II. HOW DOES CHRIST REVEAL THE TRUTH? The most obvious answer to this inquiry is, that our Lord's recorded words are the embodiment of religious truth both speculative and practical. And he distinctly and boldly claimed to tell his auditors "the truth." Certain it is that upon all matters of highest interest we are indebted more to Jesus than to all others. The intuitions of genius, the conclusions of meditation and of learning, cannot be compared with those Divine utterances of the Prophet of Nazareth, which, though in form and in language so simple, have been recognized by the thoughtful as consummate wisdom - as, in fact, revelation, and nothing less than revelation. Sit at the feet of the great Teacher, and you will learn more truth from his lips than can be acquired from studying the treatises of thinkers and the aphorisms of sages. Yet it is observable that Jesus does not say, "I teach the truth;" he says," I am the Truth." This may be paradoxical, but it is just. The truth upon the highest of all themes cannot be put into words. Human language is not always adequate to express human ideas, human emotions; how can it be expected to utter the thoughts and the principles which are Divine? There are subjects to which the close precision of words may seem adapted; they are capable of verbal vesture. But how much there is which no words can tell-even those words which, as their Speaker said, are "spirit and life!"

"Truth in closest words shall fail,
When truth, embodied in a tale,
Shall enter in at lowly doors." There was but one way in which man could learn God, and that was by God becoming man. "The Word became flesh." We learn Divine truth in the ministry, the life, of God's Son. The truth as to God's character we read in the deeds of Immanuel, so gentle, yet so grand and God-like. The truth as to God's purposes of love we learn from Christ's sacrifice, from Christ's cross. The truth concerning our salvation we know when we witness Christ's victory over sin and death. It is the complete picture which portrays the complete original; he who would acquaint himself with the whole truth of God, as far as God is related to man, must take into his mind the perfect and glorious representation offered in the gospel. There is no other way in which the truth can be grasped and held by the finite, created nature. Know him who is the Truth; and then, then only, do you know the truth itself.

III. BY WHAT MEANS IS THE TRUTH TO BE GAINED? If what has been said be accepted as a just expression of the fact, and a just interpretation of the text, then we are on the way to a solution of the practical difficulty. There is no place for skepticism for that superficial and often unreflecting denial of the possibility of attaining truth, which leads some men to despair, but more to indolence of mind or to sensuality of life. And yet truth is not to be found by a mere passive submission to human authority; nor by a process of scientific inquiry applied to matters with which that process has no affinity. But it is to be found by those morally prepared for the discovery by humility and reverence; it is to be found by those who come to Christ, to listen to him, to watch him, to win him by the wide receptiveness of faith, and by the luminous sympathy of love. - T.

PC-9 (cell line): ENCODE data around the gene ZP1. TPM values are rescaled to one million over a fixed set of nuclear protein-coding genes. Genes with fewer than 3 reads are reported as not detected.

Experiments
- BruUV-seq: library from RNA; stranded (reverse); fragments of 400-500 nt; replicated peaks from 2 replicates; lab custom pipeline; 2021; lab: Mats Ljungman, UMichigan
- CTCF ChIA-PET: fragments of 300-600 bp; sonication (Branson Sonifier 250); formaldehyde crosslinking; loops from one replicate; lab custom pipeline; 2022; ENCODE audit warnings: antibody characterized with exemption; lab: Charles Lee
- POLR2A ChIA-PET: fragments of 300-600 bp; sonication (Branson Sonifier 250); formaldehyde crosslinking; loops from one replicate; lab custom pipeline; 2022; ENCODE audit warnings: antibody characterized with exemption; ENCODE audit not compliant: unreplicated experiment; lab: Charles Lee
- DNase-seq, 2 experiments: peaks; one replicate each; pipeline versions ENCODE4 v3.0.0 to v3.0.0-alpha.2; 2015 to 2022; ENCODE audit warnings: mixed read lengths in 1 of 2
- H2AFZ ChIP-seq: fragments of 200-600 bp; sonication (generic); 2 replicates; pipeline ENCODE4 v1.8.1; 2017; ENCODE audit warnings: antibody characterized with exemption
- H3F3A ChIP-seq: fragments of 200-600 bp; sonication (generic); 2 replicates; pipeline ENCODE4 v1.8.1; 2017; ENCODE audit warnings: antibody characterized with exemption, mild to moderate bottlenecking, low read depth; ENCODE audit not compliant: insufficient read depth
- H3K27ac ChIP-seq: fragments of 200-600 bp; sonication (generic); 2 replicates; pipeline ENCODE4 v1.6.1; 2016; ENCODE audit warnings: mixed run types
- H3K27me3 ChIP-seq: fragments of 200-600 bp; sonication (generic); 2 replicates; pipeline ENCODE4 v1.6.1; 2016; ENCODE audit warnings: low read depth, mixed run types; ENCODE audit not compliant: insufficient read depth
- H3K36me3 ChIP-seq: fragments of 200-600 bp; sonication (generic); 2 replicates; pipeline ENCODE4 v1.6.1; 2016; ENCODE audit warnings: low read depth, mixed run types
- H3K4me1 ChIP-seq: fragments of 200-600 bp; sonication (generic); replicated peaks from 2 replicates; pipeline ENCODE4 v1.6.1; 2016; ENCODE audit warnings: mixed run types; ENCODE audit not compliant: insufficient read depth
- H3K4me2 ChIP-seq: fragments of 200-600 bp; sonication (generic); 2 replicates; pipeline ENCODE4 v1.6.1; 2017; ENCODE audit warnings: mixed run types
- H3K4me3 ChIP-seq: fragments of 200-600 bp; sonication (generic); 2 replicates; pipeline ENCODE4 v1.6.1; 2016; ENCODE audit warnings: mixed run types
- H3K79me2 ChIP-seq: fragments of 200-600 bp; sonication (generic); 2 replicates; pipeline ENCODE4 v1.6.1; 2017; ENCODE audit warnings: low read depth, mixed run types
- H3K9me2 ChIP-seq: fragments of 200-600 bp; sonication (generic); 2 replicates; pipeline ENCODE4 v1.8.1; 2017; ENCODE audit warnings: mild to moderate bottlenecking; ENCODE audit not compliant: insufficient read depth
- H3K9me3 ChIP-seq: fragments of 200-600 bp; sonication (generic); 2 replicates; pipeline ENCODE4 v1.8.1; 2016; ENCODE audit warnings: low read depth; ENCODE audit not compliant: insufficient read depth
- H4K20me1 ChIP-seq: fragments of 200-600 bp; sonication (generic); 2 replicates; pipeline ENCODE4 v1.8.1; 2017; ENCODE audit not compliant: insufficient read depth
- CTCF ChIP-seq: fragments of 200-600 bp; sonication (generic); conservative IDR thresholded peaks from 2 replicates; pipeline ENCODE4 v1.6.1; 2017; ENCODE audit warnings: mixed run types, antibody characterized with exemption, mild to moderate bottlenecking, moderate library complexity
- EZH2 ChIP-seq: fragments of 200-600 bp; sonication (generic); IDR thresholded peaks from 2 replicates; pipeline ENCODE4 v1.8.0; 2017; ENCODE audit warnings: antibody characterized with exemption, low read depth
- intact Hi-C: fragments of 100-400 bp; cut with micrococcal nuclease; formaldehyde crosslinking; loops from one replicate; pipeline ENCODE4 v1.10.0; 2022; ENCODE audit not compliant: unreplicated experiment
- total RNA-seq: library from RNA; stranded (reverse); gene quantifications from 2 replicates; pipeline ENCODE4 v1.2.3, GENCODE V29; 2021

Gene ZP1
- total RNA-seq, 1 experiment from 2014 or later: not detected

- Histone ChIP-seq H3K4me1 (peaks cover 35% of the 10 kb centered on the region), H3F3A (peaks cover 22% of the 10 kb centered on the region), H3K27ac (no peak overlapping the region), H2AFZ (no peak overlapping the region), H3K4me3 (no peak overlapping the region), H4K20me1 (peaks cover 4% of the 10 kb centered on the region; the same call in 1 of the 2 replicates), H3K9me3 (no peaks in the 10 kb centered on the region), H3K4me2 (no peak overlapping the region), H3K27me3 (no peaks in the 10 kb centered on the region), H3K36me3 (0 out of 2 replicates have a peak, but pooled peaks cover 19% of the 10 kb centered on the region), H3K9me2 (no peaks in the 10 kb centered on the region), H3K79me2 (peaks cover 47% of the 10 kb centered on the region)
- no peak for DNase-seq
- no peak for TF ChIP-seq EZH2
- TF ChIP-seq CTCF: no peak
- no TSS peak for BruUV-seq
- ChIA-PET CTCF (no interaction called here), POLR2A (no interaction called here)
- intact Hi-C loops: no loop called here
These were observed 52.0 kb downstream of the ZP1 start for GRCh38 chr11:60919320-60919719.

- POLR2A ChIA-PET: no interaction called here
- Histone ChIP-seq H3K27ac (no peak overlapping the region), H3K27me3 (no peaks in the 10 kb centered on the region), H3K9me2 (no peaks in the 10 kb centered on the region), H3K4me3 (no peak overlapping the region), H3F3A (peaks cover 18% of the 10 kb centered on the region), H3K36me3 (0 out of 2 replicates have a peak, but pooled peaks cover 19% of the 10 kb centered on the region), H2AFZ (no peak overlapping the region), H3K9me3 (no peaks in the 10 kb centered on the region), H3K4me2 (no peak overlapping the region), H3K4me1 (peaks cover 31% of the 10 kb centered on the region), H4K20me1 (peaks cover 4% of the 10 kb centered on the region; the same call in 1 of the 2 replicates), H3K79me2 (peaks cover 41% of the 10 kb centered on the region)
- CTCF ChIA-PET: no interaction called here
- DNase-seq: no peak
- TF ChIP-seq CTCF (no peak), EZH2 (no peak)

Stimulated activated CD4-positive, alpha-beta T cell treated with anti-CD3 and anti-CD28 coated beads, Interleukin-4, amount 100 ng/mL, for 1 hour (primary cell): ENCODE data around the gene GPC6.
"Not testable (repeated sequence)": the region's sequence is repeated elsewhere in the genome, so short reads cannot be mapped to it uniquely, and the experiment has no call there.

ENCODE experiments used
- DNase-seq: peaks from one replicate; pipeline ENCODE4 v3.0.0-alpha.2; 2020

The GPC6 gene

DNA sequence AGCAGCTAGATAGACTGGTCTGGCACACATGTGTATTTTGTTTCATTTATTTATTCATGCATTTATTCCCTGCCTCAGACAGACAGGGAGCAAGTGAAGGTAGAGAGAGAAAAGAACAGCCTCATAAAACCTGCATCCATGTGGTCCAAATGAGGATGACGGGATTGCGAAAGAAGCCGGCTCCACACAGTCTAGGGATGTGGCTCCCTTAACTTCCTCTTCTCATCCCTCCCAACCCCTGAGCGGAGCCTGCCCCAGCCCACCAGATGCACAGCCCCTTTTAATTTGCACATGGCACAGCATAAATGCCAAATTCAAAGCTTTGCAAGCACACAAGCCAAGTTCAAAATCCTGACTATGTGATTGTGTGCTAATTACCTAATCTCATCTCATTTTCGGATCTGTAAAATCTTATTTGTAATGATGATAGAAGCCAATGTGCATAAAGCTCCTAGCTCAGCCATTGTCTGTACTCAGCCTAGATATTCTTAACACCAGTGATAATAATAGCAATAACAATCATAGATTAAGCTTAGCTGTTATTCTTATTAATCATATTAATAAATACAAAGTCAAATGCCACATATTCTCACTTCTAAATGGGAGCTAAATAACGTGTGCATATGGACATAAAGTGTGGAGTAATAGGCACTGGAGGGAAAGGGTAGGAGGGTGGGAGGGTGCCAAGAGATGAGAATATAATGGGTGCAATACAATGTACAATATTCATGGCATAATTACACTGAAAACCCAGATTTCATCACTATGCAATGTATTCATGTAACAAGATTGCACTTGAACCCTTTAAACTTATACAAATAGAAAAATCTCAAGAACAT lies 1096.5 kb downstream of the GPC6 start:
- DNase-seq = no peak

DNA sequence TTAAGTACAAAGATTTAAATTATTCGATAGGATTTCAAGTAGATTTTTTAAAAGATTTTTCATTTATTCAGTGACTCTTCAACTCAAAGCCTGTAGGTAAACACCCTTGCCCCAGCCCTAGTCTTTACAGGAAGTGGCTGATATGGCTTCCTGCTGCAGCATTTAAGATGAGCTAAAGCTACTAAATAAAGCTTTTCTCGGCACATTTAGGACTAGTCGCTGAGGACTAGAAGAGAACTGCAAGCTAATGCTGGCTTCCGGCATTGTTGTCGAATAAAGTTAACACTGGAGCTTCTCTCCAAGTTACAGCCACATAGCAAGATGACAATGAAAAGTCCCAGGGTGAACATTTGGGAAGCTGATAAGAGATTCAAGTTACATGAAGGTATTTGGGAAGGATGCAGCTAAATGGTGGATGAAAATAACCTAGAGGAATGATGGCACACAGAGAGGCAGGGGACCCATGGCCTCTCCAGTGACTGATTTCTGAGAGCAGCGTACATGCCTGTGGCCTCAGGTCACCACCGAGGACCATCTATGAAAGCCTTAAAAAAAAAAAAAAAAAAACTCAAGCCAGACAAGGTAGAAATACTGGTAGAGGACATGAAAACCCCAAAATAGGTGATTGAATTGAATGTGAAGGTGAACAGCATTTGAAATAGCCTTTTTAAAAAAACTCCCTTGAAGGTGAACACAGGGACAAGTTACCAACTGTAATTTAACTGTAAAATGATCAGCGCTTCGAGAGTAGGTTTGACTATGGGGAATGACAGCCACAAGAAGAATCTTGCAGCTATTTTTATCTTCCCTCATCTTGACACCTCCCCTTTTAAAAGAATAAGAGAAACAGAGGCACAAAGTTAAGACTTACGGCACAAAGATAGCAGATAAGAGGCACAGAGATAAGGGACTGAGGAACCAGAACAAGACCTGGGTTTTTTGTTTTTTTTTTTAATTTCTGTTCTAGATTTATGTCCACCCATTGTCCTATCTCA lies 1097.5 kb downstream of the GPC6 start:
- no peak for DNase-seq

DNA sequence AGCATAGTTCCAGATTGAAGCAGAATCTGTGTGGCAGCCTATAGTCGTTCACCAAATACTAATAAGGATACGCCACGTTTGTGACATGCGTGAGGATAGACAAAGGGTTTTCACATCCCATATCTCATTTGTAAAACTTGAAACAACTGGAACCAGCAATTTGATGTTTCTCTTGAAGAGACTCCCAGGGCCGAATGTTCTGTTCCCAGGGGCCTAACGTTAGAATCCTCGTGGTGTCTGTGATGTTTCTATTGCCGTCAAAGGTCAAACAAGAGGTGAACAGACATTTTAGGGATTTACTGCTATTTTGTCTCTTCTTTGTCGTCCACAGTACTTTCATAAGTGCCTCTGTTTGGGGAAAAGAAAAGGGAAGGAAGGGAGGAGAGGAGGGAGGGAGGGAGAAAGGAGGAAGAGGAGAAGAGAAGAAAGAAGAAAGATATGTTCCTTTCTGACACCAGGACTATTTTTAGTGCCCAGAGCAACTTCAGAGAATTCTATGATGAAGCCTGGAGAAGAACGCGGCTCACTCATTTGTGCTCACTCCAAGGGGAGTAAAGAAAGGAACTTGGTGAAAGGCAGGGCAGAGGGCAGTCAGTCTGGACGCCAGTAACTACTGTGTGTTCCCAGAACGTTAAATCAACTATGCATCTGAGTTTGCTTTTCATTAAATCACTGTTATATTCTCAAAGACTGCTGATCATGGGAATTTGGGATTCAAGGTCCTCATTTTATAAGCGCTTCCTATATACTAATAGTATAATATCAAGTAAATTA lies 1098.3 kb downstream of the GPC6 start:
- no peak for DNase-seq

Jesus said unto him, I am the Way, the Truth, and the Life.
The way of a holy conversation; the truth of a heavenly doctrine; the life of a bliss everlasting (Leo). The way to beginners, the truth to the progressing (chap. John 8:32), the life to the perfect (Ferus). I am the Way, leading to the truth; I am the Truth, promising life; I am the Life, which I give (St. ). I am the Way and the Life; the way on earth, the life in heaven: I am He, to whom you go; I am He, by whom you go (St. Augustine). The way, in which we walk by charity; the truth, to which we cling by faith; the life, to which we aspire by hope. The life in His example, the truth in His promise, the life in His reward (St. Bernard). Truth lies between way and life, as if the way to life were through truth (Leigh). The true way to eternal life (Dr. Whichcote). Without the Way there is no going; without the Truth there is no knowing; without the Life there is no living. I am the Way which thou oughtest to follow; the Truth which thou oughtest to trust; the Life which thou oughtest to hope for. I am the inviolable Way, the infallible Truth, the Godless Life. If thou remain in My way thou shalt know the truth, and the truth shall make thee free and thou shalt lay hold on eternal life.